I was lucky enough to catch the interest of three wonderful agents. After meeting them all and discussing our ideas for the book, I’m delighted to say that I signed up with Juliet Mushens of United Talent Agency. Juliet is a fun and inspiring agent, a real credit to her profession, and I feel remarkably fortunate to be working with her on this.

It’s an adventure to start out in a new genre. Switching between biographical and ‘spooky’ helps to keep my mind focused and heightens my writing enjoyment. Let’s hope I can find a publisher for these new projects! At the moment I’m preparing a new draft of THE SILENT COMPANIONS, unpicking some plot lines and redoing them in a new thread. I’m also a good way into my second ghostly/spooky Victorian novel, THE CORSET. I’m very, very excited about this one and can’t wait to share it with you all.

Between these two Victorian novels and Mrs Fitzherbert, there won’t be much time for blogging, but I’ll try to drop by whenever I can and keep you updated. In the meantime, stay well and God bless.

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Recommended Reading

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I haven’t been able to give you much to read on the blog in recent months, struggling as I am with my novels about George IV. With so many confused and confusing characters, posts have rather fallen by the wayside. However, I wanted to recommend some excellent Georgian-themed books I’ve read recently to keep you occupied while you await my next one!

The first is Ace, King, Knave by Maria McCann. I am still thinking about this book and the characters, which is always the mark of a good read. It follows three very different characters: Sophia, the well-raised daughter of a country squire; Betsy-Ann, gypsy turned prostitute turned gin dealer; and Fortunate, a slave who seems to be anything but. On the surface these three have nothing in common, but their lives are linked by one man, Ned Hartry. By turns Ned appears as the Ace, the King and the Knave but we can’t tell what he is really up to – or indeed, who will pay the price of his games.

The real beauty of this novel is voice – McCann manages to capture a trio of distinct and compelling voices that carry the plot along. I liked the Hogarthian atmosphere and the use of historical language, however the cant was perhaps a little overdone. When it’s necessary to include a whole glossary in the back of the book to explain the historical words in the story, you can’t help feeling they should have been reduced. This was the only fault I found. Some reviews on Goodreads say that they didn’t like the end of the book, but I think it was believable with just the right mix of comeuppance and tragedy. Highly recommended.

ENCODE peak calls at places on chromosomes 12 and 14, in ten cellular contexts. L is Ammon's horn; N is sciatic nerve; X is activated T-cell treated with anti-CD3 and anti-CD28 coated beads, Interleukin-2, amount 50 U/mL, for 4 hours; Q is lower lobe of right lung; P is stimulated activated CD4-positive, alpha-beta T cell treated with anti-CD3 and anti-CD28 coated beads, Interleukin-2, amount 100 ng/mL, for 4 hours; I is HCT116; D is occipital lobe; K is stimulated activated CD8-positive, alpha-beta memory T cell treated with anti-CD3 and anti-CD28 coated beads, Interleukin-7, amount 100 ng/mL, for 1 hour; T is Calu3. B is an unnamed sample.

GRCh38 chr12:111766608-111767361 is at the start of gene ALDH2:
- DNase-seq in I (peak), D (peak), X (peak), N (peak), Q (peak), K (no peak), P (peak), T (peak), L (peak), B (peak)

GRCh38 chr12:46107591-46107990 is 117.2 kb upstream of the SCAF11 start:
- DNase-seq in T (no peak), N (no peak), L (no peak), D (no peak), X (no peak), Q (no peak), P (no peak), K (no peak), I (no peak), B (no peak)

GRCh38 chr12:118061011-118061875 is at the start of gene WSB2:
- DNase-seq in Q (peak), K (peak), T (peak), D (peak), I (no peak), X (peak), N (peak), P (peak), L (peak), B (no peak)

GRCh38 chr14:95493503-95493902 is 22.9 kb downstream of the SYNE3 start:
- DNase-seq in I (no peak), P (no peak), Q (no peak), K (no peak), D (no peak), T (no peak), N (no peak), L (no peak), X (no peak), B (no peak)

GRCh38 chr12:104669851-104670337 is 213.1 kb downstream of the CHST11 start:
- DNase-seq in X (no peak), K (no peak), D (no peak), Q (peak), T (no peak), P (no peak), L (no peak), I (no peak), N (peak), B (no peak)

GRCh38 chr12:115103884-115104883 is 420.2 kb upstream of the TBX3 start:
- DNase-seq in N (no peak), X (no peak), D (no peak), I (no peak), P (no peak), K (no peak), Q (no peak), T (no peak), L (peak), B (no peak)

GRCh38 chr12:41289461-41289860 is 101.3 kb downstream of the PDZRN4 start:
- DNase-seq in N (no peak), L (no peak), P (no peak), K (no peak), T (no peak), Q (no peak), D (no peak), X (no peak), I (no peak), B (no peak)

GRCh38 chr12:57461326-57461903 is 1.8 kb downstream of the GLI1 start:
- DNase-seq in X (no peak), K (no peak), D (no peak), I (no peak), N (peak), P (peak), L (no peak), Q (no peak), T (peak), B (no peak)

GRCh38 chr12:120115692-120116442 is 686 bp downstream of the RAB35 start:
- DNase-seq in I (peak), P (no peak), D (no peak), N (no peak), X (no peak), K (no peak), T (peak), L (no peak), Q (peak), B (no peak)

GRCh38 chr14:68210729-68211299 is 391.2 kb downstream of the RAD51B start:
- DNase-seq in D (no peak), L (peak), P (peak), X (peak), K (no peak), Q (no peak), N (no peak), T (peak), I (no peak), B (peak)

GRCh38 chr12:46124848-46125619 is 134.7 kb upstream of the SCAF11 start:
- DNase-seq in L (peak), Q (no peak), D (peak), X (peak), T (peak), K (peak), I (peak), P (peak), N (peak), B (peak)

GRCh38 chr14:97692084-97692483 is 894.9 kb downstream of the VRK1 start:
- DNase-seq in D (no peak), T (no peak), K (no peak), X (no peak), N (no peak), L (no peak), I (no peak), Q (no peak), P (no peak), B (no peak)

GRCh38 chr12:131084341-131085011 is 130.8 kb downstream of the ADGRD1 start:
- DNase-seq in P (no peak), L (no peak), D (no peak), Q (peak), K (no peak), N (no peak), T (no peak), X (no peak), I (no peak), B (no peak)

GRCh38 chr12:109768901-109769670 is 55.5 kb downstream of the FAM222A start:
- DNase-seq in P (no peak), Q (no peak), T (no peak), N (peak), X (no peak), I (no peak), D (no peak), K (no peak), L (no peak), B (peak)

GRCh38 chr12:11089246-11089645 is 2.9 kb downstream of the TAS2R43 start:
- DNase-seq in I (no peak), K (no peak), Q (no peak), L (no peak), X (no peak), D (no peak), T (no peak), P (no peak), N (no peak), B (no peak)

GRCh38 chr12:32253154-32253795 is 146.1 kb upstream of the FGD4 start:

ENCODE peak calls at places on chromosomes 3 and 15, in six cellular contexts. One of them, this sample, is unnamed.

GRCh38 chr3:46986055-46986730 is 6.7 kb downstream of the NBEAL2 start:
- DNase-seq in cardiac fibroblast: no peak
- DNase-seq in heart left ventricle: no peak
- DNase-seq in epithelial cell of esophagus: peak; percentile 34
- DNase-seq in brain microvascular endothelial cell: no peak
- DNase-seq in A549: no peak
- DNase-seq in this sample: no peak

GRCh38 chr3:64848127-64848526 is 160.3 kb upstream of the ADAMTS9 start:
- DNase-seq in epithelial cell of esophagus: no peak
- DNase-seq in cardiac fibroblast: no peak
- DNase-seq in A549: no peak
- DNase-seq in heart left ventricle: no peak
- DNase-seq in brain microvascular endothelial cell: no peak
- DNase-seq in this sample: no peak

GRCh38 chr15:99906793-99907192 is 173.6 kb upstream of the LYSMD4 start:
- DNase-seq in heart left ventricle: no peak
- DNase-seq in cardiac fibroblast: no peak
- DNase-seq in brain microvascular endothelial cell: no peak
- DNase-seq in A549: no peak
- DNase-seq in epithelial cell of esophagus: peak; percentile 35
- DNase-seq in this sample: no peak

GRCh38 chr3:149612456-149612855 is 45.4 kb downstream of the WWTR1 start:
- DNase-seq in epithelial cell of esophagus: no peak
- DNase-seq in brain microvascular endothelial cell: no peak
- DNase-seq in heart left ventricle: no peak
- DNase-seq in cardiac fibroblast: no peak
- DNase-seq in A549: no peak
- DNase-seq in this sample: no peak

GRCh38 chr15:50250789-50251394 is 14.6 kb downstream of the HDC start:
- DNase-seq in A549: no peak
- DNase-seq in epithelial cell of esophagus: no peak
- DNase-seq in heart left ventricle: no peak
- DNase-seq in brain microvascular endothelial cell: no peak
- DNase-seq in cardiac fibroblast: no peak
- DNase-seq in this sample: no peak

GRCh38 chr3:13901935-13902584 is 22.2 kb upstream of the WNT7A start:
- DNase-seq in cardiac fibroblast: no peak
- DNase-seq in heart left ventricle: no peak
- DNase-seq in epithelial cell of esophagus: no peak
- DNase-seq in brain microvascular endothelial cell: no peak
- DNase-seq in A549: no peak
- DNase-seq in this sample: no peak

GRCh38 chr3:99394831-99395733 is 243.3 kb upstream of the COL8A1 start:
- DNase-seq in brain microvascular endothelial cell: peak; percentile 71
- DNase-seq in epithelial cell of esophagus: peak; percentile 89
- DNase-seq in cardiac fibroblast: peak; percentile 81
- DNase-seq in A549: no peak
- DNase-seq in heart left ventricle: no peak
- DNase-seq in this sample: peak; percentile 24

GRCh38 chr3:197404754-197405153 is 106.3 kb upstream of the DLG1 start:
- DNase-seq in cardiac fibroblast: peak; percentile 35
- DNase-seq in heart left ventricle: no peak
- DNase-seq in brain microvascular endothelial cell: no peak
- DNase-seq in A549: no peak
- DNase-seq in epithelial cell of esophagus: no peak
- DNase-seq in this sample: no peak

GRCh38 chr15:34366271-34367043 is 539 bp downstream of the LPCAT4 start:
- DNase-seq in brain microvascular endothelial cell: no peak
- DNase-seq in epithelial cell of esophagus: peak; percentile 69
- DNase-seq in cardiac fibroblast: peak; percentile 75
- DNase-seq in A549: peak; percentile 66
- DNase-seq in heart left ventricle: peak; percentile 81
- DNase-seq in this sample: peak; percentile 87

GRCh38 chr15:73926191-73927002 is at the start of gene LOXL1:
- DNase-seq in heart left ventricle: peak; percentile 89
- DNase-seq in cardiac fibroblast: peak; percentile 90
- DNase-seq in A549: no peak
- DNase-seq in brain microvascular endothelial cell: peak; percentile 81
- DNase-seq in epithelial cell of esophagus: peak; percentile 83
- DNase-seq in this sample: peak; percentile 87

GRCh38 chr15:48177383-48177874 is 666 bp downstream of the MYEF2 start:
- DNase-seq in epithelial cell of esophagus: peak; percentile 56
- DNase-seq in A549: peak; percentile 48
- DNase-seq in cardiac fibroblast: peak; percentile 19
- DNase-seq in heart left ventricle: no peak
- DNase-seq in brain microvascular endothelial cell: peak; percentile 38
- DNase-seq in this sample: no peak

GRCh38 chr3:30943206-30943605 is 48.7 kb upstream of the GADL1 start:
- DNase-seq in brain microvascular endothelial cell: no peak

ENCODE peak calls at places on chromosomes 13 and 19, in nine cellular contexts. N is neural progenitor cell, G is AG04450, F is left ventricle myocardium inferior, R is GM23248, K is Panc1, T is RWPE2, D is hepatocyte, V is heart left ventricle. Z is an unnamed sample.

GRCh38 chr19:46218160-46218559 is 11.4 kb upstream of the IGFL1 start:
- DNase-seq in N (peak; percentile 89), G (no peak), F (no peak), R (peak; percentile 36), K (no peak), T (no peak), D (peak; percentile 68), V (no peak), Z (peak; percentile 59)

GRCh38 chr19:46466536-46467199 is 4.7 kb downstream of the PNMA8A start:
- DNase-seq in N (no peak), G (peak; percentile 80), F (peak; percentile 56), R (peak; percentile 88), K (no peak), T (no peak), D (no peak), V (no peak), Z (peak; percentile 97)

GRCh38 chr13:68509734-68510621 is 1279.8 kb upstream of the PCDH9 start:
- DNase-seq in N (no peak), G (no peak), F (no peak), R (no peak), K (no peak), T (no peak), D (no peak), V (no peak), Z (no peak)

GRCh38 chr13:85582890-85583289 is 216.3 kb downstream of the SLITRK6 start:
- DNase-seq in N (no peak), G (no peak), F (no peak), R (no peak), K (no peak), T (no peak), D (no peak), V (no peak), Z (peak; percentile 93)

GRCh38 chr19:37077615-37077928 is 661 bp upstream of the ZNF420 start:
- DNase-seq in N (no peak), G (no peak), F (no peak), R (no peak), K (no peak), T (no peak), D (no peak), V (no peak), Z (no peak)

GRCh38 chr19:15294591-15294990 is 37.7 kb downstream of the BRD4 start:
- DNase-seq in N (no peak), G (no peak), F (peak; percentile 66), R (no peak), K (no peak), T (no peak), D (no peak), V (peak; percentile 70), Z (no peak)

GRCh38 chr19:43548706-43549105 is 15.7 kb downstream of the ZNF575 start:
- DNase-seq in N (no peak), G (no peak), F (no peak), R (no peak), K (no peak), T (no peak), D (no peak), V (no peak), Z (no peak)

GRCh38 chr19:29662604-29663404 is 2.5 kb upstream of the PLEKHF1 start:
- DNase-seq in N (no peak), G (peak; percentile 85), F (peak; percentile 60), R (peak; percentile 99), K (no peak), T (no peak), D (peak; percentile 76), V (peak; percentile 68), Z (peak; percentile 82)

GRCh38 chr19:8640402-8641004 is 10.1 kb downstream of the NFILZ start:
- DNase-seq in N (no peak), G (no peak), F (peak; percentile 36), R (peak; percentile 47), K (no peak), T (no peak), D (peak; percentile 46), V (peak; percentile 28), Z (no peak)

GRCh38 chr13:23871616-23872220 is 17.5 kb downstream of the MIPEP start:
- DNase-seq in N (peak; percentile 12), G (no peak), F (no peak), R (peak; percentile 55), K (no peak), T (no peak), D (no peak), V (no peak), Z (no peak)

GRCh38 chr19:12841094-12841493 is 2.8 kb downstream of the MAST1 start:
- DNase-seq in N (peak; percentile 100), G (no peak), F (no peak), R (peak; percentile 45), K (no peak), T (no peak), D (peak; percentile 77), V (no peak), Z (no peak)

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Next, a non-fiction, and one that has been sitting on my shelf for a while. Janice Hadlow’s The Strangest Family made me so happy with its balanced and insightful view into the lives of George III and Queen Charlotte. As you know, I’m rather hard to please on this topic! I really felt that Hadlow understood Charlotte and grasped her depression – something lacking in many other biographies. What’s more, she gave a good rounded view of George III, not trying to paint him either as a saint or a tyrant, but listing his virtues alongside explanations for his faults. A particularly helpful fact was that Hadlow chose to give an indepth summary of the events leading up to George’s birth and upbringing, something often overlooked but absolutely essential to understand the man and his actions. While I didn’t love it quite as much as Flora Fraser’s Princesses, it is one of the very best books I have read on the Hanoverians.

mary-anne-daphne-du-maurierI’m currently reading Mary Anne, a novel about the mistress of Frederick, Duke of York and Albany. I was hugely excited to start this, being a massive fan of Du Maurier. I have to say, it’s not her best and feels a little disjointed. However, there are some fantastic scenes and insights into the life of a Georgian mistress. I particularly like the part of the story dealing with the young Mary Anne, a girl whose quick wits lifted her from the streets. To fully enjoy the book, I think you need to have at least a basic grasp of the period already and the celebrities of the time. It’s more one for established Georgian fans than beginners in historical fiction.

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Holidays and Projects

d9f0306bc8258004b689d9203f9a4b24I wanted to take this brief breathing space between Christmas and New Year to wish all my blog readers the happiest of holidays! Here’s a cartoon from 1803 reminding us that many a Georgian Christmas was spent at war. However, if you were lucky enough to stay peacefully at home, you would be tucking into roast beef – not a turkey in sight!